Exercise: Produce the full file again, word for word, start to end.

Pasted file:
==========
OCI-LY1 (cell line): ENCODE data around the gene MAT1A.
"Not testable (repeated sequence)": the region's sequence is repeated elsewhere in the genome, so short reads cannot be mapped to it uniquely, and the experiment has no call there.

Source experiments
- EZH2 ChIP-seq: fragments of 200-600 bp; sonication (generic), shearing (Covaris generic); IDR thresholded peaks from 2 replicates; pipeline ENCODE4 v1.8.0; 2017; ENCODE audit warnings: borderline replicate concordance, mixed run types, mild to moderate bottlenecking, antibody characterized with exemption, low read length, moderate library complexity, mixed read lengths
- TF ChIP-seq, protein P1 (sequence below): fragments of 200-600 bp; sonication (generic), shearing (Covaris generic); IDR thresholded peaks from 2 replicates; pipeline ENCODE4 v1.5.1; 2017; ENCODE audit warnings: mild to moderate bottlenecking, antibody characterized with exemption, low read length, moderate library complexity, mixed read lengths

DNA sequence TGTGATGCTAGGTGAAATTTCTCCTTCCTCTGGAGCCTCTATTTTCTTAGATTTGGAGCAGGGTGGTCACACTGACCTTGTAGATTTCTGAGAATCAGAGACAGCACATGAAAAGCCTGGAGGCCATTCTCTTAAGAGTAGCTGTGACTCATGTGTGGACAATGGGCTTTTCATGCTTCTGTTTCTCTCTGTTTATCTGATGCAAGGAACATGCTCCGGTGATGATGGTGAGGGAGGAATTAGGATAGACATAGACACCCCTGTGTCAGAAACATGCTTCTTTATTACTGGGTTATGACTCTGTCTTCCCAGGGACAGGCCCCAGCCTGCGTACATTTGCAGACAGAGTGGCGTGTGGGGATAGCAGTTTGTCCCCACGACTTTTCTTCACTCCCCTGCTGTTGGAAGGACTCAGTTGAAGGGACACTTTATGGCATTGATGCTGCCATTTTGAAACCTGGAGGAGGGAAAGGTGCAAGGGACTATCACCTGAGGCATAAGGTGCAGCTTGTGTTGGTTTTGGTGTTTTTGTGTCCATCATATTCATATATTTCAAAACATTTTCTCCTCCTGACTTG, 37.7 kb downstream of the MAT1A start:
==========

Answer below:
OCI-LY1 (cell line): ENCODE data around the gene MAT1A.
"Not testable (repeated sequence)": the region's sequence is repeated elsewhere in the genome, so short reads cannot be mapped to it uniquely, and the experiment has no call there.

Source experiments
- EZH2 ChIP-seq: fragments of 200-600 bp; sonication (generic), shearing (Covaris generic); IDR thresholded peaks from 2 replicates; pipeline ENCODE4 v1.8.0; 2017; ENCODE audit warnings: borderline replicate concordance, mixed run types, mild to moderate bottlenecking, antibody characterized with exemption, low read length, moderate library complexity, mixed read lengths
- TF ChIP-seq, protein P1 (sequence below): fragments of 200-600 bp; sonication (generic), shearing (Covaris generic); IDR thresholded peaks from 2 replicates; pipeline ENCODE4 v1.5.1; 2017; ENCODE audit warnings: mild to moderate bottlenecking, antibody characterized with exemption, low read length, moderate library complexity, mixed read lengths

DNA sequence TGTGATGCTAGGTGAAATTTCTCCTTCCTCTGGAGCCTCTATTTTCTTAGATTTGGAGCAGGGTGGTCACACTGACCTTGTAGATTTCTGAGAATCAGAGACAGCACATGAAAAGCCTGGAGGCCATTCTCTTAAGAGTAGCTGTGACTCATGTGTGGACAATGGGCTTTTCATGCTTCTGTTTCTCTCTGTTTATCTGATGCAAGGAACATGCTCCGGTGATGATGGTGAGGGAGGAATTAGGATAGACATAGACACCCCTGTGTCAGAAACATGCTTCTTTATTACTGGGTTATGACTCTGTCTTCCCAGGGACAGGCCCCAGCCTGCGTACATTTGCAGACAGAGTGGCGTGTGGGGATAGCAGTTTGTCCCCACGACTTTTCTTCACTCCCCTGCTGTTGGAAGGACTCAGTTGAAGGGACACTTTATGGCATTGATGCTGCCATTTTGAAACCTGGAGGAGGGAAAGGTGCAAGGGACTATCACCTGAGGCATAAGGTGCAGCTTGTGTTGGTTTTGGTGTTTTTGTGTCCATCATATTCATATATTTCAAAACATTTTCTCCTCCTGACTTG, 37.7 kb downstream of the MAT1A start: